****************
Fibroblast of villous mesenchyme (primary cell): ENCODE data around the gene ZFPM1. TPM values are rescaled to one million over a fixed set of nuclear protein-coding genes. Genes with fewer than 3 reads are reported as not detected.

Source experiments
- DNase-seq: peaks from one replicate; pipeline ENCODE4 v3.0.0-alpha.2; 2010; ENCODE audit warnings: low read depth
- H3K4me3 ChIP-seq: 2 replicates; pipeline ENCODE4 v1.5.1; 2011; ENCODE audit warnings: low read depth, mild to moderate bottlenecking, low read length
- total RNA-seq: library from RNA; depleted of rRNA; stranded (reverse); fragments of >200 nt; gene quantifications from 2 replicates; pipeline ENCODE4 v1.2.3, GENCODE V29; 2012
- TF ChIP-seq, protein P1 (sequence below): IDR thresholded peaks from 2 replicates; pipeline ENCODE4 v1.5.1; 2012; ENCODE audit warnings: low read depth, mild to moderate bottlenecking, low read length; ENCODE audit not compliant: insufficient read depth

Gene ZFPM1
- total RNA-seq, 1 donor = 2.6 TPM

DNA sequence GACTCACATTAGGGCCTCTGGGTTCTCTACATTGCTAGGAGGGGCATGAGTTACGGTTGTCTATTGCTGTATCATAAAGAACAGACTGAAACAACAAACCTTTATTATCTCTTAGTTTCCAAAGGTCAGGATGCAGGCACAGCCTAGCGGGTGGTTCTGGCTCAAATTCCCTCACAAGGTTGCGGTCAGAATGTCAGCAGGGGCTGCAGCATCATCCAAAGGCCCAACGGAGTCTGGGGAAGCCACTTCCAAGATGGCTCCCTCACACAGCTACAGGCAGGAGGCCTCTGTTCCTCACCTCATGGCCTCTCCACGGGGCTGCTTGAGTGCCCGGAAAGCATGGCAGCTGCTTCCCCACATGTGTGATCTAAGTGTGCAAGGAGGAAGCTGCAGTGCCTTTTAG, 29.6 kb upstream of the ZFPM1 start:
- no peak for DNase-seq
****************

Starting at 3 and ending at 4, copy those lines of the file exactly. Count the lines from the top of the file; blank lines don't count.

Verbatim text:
- DNase-seq: peaks from one replicate; pipeline ENCODE4 v3.0.0-alpha.2; 2010; ENCODE audit warnings: low read depth
- H3K4me3 ChIP-seq: 2 replicates; pipeline ENCODE4 v1.5.1; 2011; ENCODE audit warnings: low read depth, mild to moderate bottlenecking, low read length